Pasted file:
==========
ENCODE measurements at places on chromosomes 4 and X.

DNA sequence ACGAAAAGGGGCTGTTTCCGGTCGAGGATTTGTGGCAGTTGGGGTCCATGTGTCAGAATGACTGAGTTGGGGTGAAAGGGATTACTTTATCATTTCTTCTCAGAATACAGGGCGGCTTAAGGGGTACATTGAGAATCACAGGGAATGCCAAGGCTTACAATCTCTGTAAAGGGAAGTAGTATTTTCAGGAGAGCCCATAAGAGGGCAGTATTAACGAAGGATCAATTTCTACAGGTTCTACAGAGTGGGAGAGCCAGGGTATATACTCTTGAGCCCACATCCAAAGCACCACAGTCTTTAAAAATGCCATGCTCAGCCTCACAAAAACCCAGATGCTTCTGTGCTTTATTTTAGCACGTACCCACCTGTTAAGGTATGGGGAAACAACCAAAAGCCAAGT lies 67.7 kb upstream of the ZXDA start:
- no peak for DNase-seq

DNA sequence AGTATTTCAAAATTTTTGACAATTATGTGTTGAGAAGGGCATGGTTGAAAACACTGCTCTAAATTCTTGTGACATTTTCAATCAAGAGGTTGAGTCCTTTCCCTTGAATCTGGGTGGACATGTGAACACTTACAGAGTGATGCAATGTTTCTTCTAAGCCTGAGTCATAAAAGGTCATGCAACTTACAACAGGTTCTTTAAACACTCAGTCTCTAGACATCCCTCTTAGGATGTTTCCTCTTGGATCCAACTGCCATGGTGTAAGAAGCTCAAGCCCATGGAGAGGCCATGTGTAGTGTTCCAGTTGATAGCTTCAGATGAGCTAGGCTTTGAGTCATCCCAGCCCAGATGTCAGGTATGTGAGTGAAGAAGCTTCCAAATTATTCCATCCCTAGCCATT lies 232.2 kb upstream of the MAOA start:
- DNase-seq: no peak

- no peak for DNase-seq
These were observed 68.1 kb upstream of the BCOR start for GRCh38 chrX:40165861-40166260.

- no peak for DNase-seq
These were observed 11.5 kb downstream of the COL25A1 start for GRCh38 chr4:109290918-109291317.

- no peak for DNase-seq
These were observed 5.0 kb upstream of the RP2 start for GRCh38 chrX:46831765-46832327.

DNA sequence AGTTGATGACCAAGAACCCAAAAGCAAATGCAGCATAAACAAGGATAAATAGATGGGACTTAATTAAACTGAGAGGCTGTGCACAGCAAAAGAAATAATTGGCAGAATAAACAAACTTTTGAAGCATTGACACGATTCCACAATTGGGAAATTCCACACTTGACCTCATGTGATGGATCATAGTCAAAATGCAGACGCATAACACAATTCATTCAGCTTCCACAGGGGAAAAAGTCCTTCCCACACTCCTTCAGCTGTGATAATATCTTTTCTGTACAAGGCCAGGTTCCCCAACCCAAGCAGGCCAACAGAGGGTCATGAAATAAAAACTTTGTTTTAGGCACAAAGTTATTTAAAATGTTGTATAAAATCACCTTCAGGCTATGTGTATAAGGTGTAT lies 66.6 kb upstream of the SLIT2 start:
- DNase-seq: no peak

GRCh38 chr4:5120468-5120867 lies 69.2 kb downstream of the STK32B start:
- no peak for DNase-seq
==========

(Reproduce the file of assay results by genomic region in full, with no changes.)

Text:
ENCODE measurements at places on chromosomes 4 and X.

DNA sequence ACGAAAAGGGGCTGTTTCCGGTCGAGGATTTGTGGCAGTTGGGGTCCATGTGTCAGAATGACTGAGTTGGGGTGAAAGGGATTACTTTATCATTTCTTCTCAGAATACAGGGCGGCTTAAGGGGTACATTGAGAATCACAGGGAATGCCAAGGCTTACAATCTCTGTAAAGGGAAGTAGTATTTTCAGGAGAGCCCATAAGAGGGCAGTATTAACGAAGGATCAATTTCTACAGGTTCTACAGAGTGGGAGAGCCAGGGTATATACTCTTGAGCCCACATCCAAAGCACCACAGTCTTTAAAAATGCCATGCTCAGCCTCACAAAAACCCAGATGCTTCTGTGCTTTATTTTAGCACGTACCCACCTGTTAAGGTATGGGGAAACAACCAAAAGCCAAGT lies 67.7 kb upstream of the ZXDA start:
- no peak for DNase-seq

DNA sequence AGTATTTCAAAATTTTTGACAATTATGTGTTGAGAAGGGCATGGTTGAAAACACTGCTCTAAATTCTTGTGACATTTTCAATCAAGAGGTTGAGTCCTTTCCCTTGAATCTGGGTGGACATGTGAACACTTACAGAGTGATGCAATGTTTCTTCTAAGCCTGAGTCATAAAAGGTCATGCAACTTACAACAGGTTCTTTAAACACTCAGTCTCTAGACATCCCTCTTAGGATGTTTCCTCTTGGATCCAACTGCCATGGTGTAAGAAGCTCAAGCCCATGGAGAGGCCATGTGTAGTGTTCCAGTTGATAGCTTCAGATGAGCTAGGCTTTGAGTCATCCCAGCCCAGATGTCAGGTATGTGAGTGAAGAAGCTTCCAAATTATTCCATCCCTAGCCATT lies 232.2 kb upstream of the MAOA start:
- DNase-seq: no peak

- no peak for DNase-seq
These were observed 68.1 kb upstream of the BCOR start for GRCh38 chrX:40165861-40166260.

- no peak for DNase-seq
These were observed 11.5 kb downstream of the COL25A1 start for GRCh38 chr4:109290918-109291317.

- no peak for DNase-seq
These were observed 5.0 kb upstream of the RP2 start for GRCh38 chrX:46831765-46832327.

DNA sequence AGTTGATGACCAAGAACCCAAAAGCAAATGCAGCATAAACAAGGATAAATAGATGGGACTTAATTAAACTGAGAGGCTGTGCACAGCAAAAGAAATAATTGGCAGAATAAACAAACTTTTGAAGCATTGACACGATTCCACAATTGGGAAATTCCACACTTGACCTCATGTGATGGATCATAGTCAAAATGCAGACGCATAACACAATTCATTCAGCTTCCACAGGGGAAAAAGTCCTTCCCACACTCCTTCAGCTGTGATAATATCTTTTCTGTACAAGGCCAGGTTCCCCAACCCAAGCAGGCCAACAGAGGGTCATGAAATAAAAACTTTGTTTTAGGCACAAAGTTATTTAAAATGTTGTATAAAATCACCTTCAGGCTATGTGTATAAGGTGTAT lies 66.6 kb upstream of the SLIT2 start:
- DNase-seq: no peak

GRCh38 chr4:5120468-5120867 lies 69.2 kb downstream of the STK32B start:
- no peak for DNase-seq